Review by Rick Ossian
Beginning with the obligatory double-bass thump, More Wicked Than Not, the opening track here, is what I would term, simply, ‘battle metal’. There is also a pretty nifty guitar solo on board. As we shall see, it may be the first, but it definitely won’t be the last. There are elements of thrash here as well, and be forewarned, reader; this may not be for the faint of heart! Thunder Tribe are a powerful metal band from Kentucky. Their bio calls them hard-rock, and/or power/prog-metal. I found that and more on this particular CD.
Personnel-wise, we have an excellent vocalist in Michael Duncan, two wicked guitarists in Ronnie Duncan and Rick Sargent, a rock-solid bassist in Tom Dawson, and the keeper of the toms, Chad Osborne. As we shall see, all of them play their roles well here. For the sake of genre-busting, we should also probably include the term folk metal as well – it may be seen that there are elements of much more besides. On with the show, then!
Part of the Black features TWO guitar solos. How dare they, you might ask? Indeed. From this listener’s perspective, both fit fine and are melded in well – part of the song, if you will. As it should be. Say Goodbye, by contrast, is mellower, though mysterious and magnificent nonetheless. It is also regal, and would make good Halloween music, methinks. There is also a sad, weird phase fade-out, like a Beatles sitar number (Tomorrow Never Knows).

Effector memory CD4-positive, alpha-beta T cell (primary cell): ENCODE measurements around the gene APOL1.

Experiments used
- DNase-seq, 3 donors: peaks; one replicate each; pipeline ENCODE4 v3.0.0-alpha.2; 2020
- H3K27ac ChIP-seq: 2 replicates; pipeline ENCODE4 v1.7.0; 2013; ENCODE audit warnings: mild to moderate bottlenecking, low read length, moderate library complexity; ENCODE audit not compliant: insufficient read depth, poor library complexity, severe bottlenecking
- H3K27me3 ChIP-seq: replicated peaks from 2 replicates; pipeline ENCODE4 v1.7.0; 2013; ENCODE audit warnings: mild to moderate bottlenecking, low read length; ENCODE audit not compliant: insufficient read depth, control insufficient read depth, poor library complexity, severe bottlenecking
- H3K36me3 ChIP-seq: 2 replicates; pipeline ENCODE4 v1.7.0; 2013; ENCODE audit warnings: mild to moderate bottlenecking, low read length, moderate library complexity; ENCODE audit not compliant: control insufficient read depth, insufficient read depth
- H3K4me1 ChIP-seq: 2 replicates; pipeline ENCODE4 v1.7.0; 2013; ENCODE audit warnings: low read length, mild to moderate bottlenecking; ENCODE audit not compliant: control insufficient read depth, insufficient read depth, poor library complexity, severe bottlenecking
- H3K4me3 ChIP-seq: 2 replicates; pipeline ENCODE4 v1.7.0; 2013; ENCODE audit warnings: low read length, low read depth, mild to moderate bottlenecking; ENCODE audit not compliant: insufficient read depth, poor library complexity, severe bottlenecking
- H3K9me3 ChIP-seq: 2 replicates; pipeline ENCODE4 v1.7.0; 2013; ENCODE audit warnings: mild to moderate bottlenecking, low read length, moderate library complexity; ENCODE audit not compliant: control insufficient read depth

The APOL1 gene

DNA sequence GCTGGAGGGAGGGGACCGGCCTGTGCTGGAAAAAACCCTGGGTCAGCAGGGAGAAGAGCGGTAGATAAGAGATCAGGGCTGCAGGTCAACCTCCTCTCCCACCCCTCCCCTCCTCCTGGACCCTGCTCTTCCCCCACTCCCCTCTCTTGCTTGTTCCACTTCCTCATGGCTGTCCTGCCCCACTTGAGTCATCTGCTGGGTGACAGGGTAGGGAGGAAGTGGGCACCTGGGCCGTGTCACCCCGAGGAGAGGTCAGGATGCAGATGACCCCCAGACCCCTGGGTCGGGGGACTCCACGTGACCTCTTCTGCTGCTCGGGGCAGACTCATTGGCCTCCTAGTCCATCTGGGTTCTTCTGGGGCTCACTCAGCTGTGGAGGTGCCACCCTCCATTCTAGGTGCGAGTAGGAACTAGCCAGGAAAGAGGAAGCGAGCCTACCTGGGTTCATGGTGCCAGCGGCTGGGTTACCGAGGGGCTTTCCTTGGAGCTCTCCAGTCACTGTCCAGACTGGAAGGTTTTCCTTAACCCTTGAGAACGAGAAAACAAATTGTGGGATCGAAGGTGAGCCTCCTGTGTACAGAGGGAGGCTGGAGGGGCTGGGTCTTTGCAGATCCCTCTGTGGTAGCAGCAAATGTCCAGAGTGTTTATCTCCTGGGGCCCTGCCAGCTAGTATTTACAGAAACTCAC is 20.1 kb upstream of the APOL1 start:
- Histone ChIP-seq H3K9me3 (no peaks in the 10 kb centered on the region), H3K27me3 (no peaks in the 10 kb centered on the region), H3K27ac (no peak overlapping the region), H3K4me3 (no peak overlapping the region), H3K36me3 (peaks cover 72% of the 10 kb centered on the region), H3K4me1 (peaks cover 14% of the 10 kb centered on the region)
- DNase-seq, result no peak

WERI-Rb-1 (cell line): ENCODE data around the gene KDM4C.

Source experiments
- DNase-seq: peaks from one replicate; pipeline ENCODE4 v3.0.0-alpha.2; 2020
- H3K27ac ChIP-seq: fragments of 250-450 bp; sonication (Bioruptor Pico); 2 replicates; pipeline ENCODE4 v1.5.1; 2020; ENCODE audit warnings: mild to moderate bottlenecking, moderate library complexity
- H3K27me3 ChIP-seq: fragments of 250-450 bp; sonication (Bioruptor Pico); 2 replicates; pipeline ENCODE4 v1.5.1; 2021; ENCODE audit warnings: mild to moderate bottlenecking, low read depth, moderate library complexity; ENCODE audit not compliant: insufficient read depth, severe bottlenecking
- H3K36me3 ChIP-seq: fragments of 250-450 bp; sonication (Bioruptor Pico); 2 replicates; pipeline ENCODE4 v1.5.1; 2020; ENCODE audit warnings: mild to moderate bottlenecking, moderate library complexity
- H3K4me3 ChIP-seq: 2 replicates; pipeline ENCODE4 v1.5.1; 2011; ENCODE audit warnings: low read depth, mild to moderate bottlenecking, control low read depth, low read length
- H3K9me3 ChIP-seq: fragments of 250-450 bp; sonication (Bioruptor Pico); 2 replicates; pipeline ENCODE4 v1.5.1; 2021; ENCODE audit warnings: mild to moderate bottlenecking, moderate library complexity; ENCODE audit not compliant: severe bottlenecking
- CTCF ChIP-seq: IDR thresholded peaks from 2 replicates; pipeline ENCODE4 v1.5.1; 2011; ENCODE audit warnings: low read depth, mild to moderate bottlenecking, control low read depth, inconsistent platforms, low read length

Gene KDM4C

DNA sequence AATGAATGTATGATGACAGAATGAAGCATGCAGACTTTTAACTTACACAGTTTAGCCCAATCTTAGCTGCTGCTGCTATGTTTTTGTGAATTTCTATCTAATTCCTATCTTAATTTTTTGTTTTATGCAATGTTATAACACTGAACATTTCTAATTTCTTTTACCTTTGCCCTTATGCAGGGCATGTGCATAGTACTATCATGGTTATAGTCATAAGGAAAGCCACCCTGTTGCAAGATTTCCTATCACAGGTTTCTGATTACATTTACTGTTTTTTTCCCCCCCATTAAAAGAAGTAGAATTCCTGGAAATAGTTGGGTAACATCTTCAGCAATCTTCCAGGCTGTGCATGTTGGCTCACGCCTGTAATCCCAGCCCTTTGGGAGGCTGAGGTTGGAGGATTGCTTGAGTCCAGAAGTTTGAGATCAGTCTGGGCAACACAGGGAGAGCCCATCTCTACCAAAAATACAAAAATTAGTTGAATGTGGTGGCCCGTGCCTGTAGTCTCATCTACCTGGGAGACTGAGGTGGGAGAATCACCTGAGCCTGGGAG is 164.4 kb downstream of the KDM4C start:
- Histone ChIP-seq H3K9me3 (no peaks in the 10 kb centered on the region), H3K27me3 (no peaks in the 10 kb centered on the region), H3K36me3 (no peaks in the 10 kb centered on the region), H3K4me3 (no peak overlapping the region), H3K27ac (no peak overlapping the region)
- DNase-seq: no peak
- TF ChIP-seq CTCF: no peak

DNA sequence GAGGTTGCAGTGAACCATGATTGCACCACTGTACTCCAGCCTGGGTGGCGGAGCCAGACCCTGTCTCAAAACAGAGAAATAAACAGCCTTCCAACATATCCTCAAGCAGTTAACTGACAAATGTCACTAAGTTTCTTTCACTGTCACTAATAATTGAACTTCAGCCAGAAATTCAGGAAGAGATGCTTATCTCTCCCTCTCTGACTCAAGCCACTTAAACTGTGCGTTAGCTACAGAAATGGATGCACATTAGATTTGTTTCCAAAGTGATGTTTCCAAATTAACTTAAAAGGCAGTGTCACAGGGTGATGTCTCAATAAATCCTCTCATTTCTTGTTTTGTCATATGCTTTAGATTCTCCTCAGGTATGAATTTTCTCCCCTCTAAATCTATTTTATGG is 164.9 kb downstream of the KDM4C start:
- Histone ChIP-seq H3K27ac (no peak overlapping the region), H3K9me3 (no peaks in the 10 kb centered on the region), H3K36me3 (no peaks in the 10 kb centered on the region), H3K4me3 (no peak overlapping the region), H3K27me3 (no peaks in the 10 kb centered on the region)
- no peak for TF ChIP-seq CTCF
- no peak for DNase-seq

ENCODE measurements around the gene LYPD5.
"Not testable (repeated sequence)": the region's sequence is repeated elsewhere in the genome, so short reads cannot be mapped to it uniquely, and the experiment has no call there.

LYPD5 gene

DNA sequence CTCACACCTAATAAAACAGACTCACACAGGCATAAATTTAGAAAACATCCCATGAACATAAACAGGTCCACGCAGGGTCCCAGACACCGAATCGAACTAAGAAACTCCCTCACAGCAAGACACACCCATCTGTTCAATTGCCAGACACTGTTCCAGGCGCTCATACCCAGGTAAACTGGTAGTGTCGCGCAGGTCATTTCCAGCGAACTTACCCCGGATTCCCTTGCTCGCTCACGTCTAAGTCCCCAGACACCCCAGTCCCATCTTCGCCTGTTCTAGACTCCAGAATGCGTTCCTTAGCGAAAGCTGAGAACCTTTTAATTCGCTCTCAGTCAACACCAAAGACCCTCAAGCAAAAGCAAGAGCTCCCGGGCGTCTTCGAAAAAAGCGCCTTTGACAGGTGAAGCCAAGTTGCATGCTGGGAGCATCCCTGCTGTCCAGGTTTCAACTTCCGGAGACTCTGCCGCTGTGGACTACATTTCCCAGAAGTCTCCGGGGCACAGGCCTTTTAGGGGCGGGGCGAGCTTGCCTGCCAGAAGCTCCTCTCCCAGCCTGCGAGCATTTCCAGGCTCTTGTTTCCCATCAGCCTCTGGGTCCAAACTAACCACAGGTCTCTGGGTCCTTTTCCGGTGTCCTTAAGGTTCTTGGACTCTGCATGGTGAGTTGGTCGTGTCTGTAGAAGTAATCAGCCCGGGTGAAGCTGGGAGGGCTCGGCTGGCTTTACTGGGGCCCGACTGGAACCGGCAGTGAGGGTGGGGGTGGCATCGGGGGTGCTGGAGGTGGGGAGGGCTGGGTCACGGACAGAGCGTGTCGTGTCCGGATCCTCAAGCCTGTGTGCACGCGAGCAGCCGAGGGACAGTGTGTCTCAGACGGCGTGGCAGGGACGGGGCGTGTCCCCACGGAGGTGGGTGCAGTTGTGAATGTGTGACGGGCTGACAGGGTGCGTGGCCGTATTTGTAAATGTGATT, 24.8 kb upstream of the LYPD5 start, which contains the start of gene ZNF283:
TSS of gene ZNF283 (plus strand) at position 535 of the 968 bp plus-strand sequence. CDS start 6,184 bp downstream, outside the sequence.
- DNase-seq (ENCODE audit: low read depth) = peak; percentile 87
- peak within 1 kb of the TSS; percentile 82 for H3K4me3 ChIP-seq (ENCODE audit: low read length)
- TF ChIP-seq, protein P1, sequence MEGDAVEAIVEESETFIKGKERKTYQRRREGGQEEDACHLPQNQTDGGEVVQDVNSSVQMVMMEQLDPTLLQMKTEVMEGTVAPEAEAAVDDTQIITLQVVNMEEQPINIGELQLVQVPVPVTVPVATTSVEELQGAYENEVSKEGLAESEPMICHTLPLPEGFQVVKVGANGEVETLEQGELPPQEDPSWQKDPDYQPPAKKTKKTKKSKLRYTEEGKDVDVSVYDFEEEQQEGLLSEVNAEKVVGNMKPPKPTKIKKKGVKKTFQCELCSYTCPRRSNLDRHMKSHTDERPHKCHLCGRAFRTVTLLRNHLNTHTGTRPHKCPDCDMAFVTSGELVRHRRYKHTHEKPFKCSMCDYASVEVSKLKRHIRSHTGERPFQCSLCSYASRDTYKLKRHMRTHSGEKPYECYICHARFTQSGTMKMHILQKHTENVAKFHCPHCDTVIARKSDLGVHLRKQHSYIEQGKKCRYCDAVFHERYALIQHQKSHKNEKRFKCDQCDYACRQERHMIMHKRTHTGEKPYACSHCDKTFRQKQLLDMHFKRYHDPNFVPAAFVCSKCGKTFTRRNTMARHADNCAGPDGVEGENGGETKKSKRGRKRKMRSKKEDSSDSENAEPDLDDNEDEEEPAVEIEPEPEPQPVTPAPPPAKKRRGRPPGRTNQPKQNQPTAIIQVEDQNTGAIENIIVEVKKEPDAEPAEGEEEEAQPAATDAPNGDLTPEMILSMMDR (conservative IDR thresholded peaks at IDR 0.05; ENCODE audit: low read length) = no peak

The Light features more mellowness in intro, à la folk metal. This track is particularly haunting, and is actually a bit bluesy, believe it or not. It is not the only track that will strike you in this manner. War Chant (the title track) is more of a full-on heavy metal slammer. Again, more battle metal mixed with folk metal. Confused yet? Believe is a breakneck speed, screaming, slamming metal beast with the inevitable guitar solo.
Watching It Burn has more of a heavy groove and vocal power to spare. There is a sparkling guitar solo half-way in. This track is more of a down and dirty alley/gutter/street metal vibe, if you will. Above the Blue features an acoustic flamenco-style guitar intro and a VERY bluesy vibe throughout. Echoes of a New Day is back to business as usual, only not quite so speedy – more like a metal march of sorts. About one -and-a-half minutes in, they shift gears again. We should be used to this by now, right?
Fly is more midtempo metal, if you will, with good strong vocals, and a wah-drenched solo about half-way through. The last track, It’s A Lie, is pedal-to-the-metal slamming again, then sort of a beach-style riff rock, of all things. Odd, but not bad at all. The vocals are, as per usual, VERY metal. Hard rock/prog metal extraordinaire then, from Kentucky, of all places! Bravo, Thunder Tribe – nicely done!